Title: Murder Underground
Author: Mavis Doriel Hay
If you were suddenly to be found murdered, would your friends have theories about who had done the deed?
Well, when the wealthy and unpleasant Miss Pongleton meets her end on the stairs of Belsize Park underground station in ‘Murder Underground’, her housemates — though not particularly grieved —have plenty of guesses at the identity of her killer. While they’re merely airing theories, events arise that unexpectedly enable several of them, including Tuppy the terrier, to put them to the test.
Rating: delayed train (but got me where I wanted to go)
Hay only wrote three crime novels and it’s rather interesting to look at how her style changed. Her final Book – The Santa Klaus Murder – is a quite typical country house mystery. The family is home for Christmas, the dad dies and it’s neither unexpected nor natural and the inspector solves the case with some help of an old friend (who just happens to have a connection to the family). Her second book – Death on the Cherwell – is also fairly conventional but has some quirks. The book starts off with amateur sleuths doing some investigating, eventually, the police join in and for a while, we get POV-chapters from both until the police take over completely for the last few chapters.
Now Murder Underground does something that’s very unusual for a mystery: A lot of space is devoted to the POV of Basil who doesn’t do any sleuthing. He’s Miss Pongleton’s nephew and he found her body. Only Basil is not the brightest bulb in the basket and worries that since he only went to visit his aunt because she had threatened to disinherit him, circumstances would make him look very suspicious and so he decides not to call the police. Instead, he rushes off and tries to spin himself an alibi – with the help of some friends whom he begs to lie for him (often without telling them the whole truth) and the reader follows him while he’s doing that. Admittedly, despite having some sympathy for his situation, the longer it kept going, the more I wished for one of them to go “No. I’m not going to do that for you, just own up your mistakes.” because Basil quickly went from loveable idiot to plain idiot who never considered that he might be getting his friends in trouble with what he’s doing.
At the same time, Mrs Daymer, Miss Pongleton’s landlady, makes a discovery that implicates an acquaintance of them in the murder but she considers the whole thing not solid enough to take to the police straight away. She prefers to do some investigating on her own first. Or rather, together with another acquaintance of the deceased. This investigation requires them to rush off immediately after the inquest, and leaving behind the police who had wanted to ask them some more questions.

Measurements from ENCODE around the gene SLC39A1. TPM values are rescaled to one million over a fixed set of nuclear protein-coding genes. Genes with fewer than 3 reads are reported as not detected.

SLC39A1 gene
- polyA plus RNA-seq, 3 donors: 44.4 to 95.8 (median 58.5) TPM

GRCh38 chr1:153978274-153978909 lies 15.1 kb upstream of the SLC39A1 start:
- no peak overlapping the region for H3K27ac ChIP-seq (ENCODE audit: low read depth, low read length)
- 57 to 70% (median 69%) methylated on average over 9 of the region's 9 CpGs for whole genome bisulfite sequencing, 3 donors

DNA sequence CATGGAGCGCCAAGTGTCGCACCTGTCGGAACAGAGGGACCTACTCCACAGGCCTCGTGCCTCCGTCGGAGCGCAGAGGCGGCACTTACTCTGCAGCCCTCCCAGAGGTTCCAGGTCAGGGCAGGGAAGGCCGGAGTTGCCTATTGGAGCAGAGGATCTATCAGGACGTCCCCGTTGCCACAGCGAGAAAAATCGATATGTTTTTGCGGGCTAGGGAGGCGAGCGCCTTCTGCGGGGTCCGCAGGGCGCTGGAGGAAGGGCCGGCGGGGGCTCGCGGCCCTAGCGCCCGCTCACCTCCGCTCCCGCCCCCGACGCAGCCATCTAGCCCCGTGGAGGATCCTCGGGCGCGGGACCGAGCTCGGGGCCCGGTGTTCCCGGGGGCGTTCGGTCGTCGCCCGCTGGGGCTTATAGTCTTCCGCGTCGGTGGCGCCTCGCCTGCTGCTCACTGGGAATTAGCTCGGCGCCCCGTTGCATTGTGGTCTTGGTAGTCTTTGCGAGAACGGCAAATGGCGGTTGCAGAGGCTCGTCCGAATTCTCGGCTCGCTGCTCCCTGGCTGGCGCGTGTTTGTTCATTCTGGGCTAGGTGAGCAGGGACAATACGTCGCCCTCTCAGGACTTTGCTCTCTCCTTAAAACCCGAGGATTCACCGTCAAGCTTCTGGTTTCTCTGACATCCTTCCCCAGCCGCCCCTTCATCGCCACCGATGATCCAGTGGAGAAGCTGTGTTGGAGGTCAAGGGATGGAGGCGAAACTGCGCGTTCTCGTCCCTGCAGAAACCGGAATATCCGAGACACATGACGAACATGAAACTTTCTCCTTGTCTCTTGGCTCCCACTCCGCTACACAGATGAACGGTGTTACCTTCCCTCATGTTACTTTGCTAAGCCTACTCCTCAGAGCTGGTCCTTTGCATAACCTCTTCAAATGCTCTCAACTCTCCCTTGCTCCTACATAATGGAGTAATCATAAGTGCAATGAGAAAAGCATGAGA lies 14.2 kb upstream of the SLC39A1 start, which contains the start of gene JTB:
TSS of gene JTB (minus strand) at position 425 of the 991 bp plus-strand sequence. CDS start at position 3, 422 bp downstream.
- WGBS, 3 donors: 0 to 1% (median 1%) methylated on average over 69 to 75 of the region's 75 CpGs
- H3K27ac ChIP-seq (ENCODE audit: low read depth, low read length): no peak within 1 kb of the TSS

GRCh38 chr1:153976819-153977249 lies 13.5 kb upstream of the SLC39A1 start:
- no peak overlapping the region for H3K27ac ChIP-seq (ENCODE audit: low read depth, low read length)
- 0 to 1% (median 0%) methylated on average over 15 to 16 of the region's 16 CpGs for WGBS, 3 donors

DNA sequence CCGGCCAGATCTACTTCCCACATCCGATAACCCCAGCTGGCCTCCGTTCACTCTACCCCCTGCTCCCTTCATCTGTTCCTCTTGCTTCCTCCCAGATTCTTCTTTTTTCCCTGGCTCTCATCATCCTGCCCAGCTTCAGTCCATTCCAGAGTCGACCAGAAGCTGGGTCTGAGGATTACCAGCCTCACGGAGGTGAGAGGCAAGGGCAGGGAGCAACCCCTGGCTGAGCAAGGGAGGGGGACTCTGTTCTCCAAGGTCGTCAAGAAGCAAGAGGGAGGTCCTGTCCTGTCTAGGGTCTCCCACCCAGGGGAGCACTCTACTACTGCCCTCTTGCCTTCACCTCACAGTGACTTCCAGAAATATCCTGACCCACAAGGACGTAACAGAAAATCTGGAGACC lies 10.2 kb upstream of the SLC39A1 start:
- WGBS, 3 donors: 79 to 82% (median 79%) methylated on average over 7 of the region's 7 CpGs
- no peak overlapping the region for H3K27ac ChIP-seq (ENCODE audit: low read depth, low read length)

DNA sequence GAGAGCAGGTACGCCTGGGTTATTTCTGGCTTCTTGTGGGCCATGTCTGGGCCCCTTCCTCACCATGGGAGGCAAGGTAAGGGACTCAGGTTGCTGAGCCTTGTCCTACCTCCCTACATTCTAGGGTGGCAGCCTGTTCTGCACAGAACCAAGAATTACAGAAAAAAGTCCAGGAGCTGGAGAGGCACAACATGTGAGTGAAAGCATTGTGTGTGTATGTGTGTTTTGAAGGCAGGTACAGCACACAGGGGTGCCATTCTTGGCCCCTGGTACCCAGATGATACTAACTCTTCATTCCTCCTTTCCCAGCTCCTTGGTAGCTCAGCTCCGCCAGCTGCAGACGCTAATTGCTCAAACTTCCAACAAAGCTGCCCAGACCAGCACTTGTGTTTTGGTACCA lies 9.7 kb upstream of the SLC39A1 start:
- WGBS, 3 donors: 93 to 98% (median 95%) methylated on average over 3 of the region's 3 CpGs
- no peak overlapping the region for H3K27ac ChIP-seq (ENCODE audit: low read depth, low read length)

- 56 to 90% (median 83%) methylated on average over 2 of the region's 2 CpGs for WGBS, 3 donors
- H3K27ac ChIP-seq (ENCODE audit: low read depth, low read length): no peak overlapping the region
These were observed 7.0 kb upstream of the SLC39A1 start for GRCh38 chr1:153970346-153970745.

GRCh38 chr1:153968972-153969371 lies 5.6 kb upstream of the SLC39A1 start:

When we first see the whole thing from the POV of the inspector the book is almost over. And we see that (as most will have suspected) Basil’s actions weren’t as subtle and secretive as he thought they were. The inspector knows that Basil didn’t do what he claimed he did and that some of his friends are covering up for him. He jumps to the rather obvious conclusion that he must have something to do with the murder. But at the same time, the inspector is confused by the actions of Mrs Daymer and her friend and wonders how their behaviour fits in. Presumably, he also wishes he could just leave the case to somebody else and drink a bottle of Gin (at least I would in his place).
I did enjoy this unusual take on a mystery but sadly, like in Death on the Cherwell, the true killer was rather easy to guess. I wonder what would have happened if Hay had continued writing mysteries. Perhaps, after Santa Klaus Murder (which is admittedly well plotted but lacks any memorable characters and feels like painting-by-numbers mystery) she would have gone back to some more unusual takes on the mystery with better plots. As it is, none of her books are really outstanding, just some nice fun. Which isn’t a bad thing to be for a mystery but I also can’t say that you’re missing something important if you’re skipping Hay’s books.